A horned lizard observed recently on a segment of the Prescott Circle Trail. (Eric Moore/Courtesy)

This past Saturday, Gayla and I hiked segment four of the Prescott Circle Trail, from White Spar Road to Copper Basin Road. The trail skirts both Quartz and Wolverton Mountains south of Prescott and climbs almost 1,000 feet in elevation. 

Our timing was really good, as it had just finished raining. An added benefit of the light rain that fell was the impact it had on nature — namely the emergence of flying ants. I readily admit I don’t know a lot about insects, but I have experienced the phenomenon on previous occasions where summer rains trigger a response from dormant flying ants. There is obviously something about the rains that causes them to come out of their tunnels and take flight.

The late afternoon sky was filled with flying ants — there were probably hundreds of thousands, maybe millions — that took to the sky. Looking west, with the afternoon sunlight backlighting the ants, it reminded me of “cotton” from cottonwood trees drifting through the air. 

Two days earlier, as I was leading a Jay’s Bird Barn-sponsored bird walk, I asked the group if anyone had seen any horned lizards this year. I guess the habitat we were in seemed appropriate for horned lizards, and it made me think of them.  I remarked that I hadn’t seen any this year. 

Well on Saturday that all changed. We didn’t see one, or two, or three, or even four. No, we saw five horned lizards on our hike! I can’t recall a time when I’ve seen five horned lizards in such a short span of time. I have to think that between the rain fall and the emergence of flying ants, the lizards were out to gorge themselves on the bounties of nature.

Speaking of gorging: A large, regal looking female Cooper’s hawk caused a disturbance in our cul-de-sac this past Sunday. I happened to be out in the yard when all of a sudden the scrub-jays began to make a racket! They were really worked up. I have learned to key in on this alarm behavior, as it is usually an indication of a predator in the area.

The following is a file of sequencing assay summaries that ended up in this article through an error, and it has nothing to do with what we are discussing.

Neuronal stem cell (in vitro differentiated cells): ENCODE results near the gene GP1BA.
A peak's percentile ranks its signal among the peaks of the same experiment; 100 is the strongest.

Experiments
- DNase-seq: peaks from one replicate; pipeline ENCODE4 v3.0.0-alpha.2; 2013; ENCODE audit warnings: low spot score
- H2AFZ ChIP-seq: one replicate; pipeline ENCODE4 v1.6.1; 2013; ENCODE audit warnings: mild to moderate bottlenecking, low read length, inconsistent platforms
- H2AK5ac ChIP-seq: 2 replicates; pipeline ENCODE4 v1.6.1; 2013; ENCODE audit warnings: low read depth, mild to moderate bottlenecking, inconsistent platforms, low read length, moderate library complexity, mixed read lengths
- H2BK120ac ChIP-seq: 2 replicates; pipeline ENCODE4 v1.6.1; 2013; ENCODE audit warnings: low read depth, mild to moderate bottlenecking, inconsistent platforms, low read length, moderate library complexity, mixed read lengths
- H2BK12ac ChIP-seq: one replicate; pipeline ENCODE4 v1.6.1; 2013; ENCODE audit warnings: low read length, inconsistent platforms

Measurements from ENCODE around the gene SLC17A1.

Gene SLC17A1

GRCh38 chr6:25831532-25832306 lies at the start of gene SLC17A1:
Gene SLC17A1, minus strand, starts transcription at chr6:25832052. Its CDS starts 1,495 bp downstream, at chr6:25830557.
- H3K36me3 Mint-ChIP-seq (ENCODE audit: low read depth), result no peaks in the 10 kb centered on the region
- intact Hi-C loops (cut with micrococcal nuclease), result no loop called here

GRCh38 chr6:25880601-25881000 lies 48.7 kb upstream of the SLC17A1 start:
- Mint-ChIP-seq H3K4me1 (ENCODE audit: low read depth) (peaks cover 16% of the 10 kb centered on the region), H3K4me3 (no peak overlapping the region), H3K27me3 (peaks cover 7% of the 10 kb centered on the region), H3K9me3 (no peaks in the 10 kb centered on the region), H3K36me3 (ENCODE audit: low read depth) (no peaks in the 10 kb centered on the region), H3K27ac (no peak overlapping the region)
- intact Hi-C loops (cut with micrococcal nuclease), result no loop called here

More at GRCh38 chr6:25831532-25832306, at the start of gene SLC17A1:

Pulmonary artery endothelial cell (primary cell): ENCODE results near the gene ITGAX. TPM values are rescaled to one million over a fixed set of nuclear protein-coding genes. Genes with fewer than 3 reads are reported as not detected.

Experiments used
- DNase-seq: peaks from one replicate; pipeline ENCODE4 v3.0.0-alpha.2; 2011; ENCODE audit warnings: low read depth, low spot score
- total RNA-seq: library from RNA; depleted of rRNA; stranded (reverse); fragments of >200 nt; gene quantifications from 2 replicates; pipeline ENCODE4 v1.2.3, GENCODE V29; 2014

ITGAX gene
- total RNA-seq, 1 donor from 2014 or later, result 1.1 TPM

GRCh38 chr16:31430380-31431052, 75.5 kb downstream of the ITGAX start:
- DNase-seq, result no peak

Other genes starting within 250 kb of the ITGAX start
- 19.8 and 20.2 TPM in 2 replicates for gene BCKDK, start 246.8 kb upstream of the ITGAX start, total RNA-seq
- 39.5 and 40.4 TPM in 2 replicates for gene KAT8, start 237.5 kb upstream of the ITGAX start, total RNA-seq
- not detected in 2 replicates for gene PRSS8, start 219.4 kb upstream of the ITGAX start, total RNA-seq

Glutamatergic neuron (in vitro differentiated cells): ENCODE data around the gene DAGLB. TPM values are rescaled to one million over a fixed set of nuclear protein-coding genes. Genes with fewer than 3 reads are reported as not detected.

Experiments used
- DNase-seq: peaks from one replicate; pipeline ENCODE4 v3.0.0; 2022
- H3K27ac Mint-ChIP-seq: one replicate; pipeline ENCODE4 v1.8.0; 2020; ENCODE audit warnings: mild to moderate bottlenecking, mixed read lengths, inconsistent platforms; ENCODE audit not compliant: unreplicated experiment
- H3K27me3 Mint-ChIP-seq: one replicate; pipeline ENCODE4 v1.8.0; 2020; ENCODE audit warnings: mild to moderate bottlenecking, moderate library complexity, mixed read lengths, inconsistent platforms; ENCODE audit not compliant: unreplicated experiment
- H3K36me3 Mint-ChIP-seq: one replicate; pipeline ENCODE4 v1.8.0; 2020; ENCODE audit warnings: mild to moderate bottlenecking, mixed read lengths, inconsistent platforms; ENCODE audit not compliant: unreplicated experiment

I focused on the jays, and in a few moments I saw the hawk — down on the ground, holding prey in its talons. I didn’t have my binoculars on me, and I was hesitant to run inside to grab them, as I thought I might frighten the hawk and therefore wouldn’t be able to see what was going on.

The jays continued to mob and harass the hawk. I had the feeling that perhaps the hawk had caught a jay — perhaps a juvenile — and that was why they were so worked up. Eventually I felt the hawk was so focused on its meal that I could move without flushing it, so I hustled inside and grabbed my binoculars.

With the aid of binoculars, I could see the hawk’s plucking motion — where the hawk plucks the feathers off of the birds she catches before consuming her prey. Again, based on behavior, I assumed she had captured a bird.  However, as I continued to watch, I noticed a set of long ears. It wasn’t a bird at all, it was a baby cottontail rabbit and the hawk was plucking fur, not feathers!

The hawk efficiently dismembered the rabbit and ate large chunks of meat. This was a beautiful adult female, obviously an experienced, capable hunter. After a period of time I left the hawk alone to consume her meal. When I went outside later, I was shocked to see how little was left—only a little fur and some bowels. 

Until next week, Happy Birding!

Eric Moore is the owner of Jay’s Bird Barn, with two locations in northern Arizona – Prescott and Flagstaff.  Eric has been an avid birder for over 50 years. If you have questions about wild birds that you would like discussed in future articles, email him at eric@jaysbirdbarn.com